Sick pay schemes and social
Companies are not
required to provide occupational sick pay schemes for staff. However, if an
employee has a contract which includes sick pay entitlement from the employer,
then a right to sick pay exists.
Employers in some
industries (drapery, electrical contractors, construction for example) are
obliged to provide sick pay under long-standing agreements.
With some sick pay
schemes, the payment of benefit may start on the first day of absence, or there
may be a waiting period of some days.
While some companies
may not have formal sick pay schemes, it may actually be custom to pay
employees when absent due to illness. However, most companies will require that
staff notify them on or before the first day of absence. In most cases, a
medical certificate will be required on or after the first day of absence.
Follow up certificates will be required if the illness continues for a longer
Under the Organisation
of Working Time Act 1997, any day where a person is certified as unfit for
work, can not be regarded as a day of annual leave.
Social welfare entitlements
If you can not work due
to sickness, you may also be entitled to a range of social welfare payments
including: disability benefit, invalidity pension, occupational injury benefit
and disablement benefit.
The cost of these is
covered by social insurance contributions (PRSI) from employers and employees.
This is paid for
periods when an employee is unfit for work due to illness. It starts on the
fourth day and may continue up to 52 weeks where a claimant has paid between 39
and 259 PRSI contributions. Where more contributions have been made, the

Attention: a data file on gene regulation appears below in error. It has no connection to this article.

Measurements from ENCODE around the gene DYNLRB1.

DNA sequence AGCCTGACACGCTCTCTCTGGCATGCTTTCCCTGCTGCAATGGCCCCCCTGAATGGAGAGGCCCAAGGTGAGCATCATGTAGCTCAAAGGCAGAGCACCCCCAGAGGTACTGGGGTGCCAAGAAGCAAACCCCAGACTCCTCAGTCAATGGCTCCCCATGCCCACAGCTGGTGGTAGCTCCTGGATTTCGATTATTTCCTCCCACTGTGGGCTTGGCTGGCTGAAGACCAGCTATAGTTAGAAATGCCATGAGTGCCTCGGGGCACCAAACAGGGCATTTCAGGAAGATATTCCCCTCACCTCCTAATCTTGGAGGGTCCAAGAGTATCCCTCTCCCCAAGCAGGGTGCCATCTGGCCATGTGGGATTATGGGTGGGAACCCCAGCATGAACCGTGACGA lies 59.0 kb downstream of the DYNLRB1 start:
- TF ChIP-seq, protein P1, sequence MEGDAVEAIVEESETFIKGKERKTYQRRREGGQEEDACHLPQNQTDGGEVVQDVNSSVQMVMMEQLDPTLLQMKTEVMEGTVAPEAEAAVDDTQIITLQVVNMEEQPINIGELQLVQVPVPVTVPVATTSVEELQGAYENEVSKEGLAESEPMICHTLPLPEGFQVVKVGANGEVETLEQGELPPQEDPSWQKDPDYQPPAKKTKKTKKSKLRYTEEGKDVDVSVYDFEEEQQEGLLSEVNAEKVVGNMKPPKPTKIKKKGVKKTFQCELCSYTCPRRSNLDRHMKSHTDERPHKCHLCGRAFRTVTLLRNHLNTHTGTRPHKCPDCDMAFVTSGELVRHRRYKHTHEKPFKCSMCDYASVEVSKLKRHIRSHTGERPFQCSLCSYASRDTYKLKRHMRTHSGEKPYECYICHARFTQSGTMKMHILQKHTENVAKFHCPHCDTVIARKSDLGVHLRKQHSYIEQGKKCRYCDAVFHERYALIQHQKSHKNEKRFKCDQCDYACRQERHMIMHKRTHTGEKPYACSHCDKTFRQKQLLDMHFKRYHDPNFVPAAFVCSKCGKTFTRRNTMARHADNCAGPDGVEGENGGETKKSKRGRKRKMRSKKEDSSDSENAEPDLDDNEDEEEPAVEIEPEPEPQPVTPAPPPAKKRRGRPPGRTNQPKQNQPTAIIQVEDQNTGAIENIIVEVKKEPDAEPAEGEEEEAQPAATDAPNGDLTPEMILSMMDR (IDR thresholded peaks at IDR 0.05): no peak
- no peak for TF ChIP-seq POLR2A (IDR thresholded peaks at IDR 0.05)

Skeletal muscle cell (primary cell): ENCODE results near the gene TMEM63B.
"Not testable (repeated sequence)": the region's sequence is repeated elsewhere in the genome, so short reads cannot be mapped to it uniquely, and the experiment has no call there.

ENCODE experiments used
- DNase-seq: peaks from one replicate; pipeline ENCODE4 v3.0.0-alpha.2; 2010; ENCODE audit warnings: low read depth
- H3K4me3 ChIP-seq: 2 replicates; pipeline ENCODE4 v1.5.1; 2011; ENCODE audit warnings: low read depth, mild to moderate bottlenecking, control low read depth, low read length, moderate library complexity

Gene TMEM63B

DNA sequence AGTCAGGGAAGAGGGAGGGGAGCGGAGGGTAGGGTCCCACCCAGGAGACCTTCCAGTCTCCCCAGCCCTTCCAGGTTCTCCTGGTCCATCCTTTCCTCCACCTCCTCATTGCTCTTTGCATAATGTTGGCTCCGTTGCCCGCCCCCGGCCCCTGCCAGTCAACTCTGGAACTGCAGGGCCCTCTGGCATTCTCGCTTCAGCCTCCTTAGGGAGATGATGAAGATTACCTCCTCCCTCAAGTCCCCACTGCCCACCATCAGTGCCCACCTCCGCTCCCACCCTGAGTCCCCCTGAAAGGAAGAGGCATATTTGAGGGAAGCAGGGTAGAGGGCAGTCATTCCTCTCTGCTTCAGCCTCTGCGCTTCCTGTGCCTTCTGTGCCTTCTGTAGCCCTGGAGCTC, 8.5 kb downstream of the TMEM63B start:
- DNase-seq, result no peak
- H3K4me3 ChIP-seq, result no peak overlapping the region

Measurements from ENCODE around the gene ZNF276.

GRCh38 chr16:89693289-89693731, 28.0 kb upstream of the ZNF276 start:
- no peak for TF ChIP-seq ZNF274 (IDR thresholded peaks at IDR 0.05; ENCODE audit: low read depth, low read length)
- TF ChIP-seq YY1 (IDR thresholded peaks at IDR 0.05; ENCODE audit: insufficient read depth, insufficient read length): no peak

benefit may continue until age 66 years.
This benefit is subject
to tax after the first six weeks. The Department of Social and Family Affairs
notifies employers of the amount of disability benefit an employee is entitled
to receive while out sick.
This is paid instead of
Disability benefit where an employee has not be able to work for at least a
year. The benefit continues for as long as the employee is permanently unable
Occupational injury benefit
This is paid where an
employee is certified as being unable to work due to an injury or disease
contracted at work. Payment is made from the fourth day of absence up to 26
weeks, when Disability benefit or disablement benefit may be paid. Occupational
injury benefit is subject to tax after six weeks.
This is paid where an
employee suffers a loss of physical or mental faculty as a result of
occupational injury or disease. The payment level depends on the degree of
disablement. A lump sum may be paid or, a pension.
For more information on
your sick pay entitlements contact the :
Department of Social
and Family Affairs at 1890 202 325 or see http://www.welfare.ie/